American Express Co. on Monday urged the U.S. Supreme Court not to review its win in an antitrust case over its rules preventing merchants from steering customers to other credit cards, saying that arguments from a group of states that the provisions are anti-competitive all fail.
The Federal Energy Regulatory Commission on Tuesday accepted a deal that calls for a Florida power trading firm and its founder to pay $11.7 million to end a market manipulation enforcement case against them.
A group of drivers alleging German automakers illegally shared sensitive information with each other asked the Judicial Panel on Multidistrict Litigation on Tuesday to centralize the proposed class actions in Florida federal court rather than in California.
Broadcom’s anticipated $5.9 billion takeover of Brocade has scored conditional approval from China’s Ministry of Commerce, marking the latest clearance for the deal as it waits for the Committee on Foreign Investment in the United States to weigh in, according to a Wednesday regulatory filing.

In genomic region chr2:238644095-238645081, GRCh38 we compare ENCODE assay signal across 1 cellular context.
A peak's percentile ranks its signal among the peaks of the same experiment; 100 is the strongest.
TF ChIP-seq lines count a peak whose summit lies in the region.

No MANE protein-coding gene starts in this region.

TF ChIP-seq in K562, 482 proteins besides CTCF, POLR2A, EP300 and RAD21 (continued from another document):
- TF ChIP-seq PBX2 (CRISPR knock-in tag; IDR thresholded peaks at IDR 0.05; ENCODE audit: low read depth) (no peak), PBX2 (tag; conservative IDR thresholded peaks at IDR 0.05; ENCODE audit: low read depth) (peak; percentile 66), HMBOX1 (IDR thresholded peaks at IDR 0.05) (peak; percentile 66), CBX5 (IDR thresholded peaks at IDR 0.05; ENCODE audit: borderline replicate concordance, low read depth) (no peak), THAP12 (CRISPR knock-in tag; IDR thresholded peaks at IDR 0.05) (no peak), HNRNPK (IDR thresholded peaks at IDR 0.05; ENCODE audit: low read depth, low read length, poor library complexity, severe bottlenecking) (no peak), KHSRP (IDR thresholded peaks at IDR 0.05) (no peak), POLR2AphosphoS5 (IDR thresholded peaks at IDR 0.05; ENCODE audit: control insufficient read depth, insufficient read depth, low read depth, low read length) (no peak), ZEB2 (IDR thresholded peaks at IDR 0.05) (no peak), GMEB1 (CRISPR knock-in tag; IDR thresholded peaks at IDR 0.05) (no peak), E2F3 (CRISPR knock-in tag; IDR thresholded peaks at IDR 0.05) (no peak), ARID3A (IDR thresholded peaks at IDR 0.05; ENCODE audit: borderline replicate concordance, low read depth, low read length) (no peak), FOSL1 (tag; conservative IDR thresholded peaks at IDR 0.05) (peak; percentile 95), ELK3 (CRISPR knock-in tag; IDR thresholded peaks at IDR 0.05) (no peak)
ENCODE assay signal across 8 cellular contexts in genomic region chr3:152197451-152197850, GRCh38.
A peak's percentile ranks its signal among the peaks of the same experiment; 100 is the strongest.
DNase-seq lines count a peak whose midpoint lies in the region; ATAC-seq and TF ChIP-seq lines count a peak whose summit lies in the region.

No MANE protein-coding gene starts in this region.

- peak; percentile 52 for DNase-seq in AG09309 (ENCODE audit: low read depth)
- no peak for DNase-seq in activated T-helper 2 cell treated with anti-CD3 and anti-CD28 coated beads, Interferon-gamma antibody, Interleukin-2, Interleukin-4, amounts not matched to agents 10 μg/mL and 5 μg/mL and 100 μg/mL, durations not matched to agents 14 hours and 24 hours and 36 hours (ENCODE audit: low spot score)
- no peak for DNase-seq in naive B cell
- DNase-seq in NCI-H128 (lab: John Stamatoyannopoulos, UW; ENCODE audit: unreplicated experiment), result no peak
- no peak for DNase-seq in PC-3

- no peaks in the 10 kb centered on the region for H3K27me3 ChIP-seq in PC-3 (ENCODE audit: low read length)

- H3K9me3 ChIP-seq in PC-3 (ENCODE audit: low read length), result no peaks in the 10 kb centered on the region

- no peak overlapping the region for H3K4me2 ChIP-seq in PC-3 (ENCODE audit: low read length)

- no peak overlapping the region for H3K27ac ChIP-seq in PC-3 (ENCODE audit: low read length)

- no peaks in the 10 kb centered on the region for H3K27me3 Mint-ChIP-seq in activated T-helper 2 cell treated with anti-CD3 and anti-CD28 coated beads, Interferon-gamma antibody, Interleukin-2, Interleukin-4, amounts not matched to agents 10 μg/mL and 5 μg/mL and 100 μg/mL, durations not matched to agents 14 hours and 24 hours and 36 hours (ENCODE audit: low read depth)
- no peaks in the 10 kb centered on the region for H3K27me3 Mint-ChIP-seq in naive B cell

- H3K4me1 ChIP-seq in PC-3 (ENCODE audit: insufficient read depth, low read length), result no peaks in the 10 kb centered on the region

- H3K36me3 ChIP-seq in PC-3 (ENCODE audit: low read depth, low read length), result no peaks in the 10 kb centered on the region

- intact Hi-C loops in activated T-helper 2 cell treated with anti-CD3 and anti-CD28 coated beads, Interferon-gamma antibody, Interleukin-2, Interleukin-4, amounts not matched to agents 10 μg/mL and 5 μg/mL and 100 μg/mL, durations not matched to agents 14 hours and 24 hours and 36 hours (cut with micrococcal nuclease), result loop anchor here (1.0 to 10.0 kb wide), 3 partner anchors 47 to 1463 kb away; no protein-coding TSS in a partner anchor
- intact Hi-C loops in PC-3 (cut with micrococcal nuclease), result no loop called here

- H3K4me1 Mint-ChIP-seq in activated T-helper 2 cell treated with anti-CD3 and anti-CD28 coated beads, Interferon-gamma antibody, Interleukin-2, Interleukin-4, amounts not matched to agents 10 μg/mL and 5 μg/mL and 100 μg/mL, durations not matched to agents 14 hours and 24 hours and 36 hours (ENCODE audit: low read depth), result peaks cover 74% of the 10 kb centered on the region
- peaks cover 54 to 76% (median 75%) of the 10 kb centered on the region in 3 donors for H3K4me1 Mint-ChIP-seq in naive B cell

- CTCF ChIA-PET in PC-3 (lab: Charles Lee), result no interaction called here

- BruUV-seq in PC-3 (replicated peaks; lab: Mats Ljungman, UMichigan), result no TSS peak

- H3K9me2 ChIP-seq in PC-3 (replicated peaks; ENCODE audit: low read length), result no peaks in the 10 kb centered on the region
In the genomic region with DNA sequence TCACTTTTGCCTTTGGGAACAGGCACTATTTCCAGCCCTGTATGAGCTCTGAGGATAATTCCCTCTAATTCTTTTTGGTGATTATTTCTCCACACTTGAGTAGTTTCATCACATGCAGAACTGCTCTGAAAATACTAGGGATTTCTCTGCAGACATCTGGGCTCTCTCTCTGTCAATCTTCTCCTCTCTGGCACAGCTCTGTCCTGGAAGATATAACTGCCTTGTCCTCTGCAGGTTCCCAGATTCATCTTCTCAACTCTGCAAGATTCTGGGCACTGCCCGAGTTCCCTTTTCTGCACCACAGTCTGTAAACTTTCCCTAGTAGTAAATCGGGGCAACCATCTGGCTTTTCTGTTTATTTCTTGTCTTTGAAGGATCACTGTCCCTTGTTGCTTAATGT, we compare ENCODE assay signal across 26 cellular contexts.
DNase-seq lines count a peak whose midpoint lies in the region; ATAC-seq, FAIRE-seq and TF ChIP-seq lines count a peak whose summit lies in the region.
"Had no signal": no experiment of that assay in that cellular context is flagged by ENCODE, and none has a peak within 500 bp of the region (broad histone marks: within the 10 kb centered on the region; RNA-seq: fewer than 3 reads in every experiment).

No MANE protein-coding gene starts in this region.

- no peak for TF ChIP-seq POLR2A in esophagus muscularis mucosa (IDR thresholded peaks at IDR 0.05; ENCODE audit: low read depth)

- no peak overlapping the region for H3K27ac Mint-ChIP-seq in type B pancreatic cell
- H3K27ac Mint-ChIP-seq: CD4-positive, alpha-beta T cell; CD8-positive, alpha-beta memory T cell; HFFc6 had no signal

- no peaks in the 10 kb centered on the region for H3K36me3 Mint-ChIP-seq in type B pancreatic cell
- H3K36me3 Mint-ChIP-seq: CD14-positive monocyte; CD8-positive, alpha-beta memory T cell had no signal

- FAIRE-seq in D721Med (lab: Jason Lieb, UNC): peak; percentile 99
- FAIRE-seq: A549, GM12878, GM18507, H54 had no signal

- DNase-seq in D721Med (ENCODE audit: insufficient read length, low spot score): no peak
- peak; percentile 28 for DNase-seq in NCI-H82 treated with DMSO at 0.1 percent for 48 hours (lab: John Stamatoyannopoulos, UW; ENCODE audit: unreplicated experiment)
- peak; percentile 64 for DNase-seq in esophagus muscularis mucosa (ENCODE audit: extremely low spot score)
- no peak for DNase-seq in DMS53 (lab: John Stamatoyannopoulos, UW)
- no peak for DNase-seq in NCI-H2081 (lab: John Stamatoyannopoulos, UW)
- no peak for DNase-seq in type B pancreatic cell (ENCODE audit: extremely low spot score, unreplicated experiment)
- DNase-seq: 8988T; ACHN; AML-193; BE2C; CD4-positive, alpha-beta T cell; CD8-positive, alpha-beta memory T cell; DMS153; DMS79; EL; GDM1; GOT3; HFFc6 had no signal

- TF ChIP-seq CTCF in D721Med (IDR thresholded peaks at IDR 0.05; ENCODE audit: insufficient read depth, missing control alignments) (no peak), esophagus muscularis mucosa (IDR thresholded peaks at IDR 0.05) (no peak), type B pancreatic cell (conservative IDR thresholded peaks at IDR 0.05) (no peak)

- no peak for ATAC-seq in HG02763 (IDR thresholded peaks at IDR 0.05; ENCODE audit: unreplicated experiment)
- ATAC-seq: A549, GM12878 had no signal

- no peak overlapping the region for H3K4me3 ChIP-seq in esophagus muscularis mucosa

Mallinckrodt ARD Inc. and an Express Scripts Inc. unit on Tuesday urged an Illinois federal court to throw out the city of Rockford’s antitrust suit accusing the two of running a racketeering conspiracy to take advantage of Mallinckrodt’s monopoly on a hormone drug and raise prices.
The Southern District of New York's recent decision in North Sea Brent Crude Oil Futures Litigation, together with the Second Circuit's decision in Loginovskaya, makes clear that Morrison presents a daunting obstacle to private Commodity Exchange Act claims that involve some element of foreign conduct, say attorneys with Skadden Arps Slate Meagher & Flom LLP.
Outside counsel experienced with alternative fee arrangements will have many war stories regarding successful — and less successful — fee arrangements. Asking outside counsel to share these experiences can provide useful insight into the strength of a proposed AFA, say attorneys with WilmerHale.
Conventional wisdom says that oral argument is a mere formality; that in courts where judges read briefs in advance, their minds are made up and will rarely — if ever — change. But conventional wisdom notwithstanding, oral argument can be critical, says Stewart Milch of Goldberg Segalla LLP.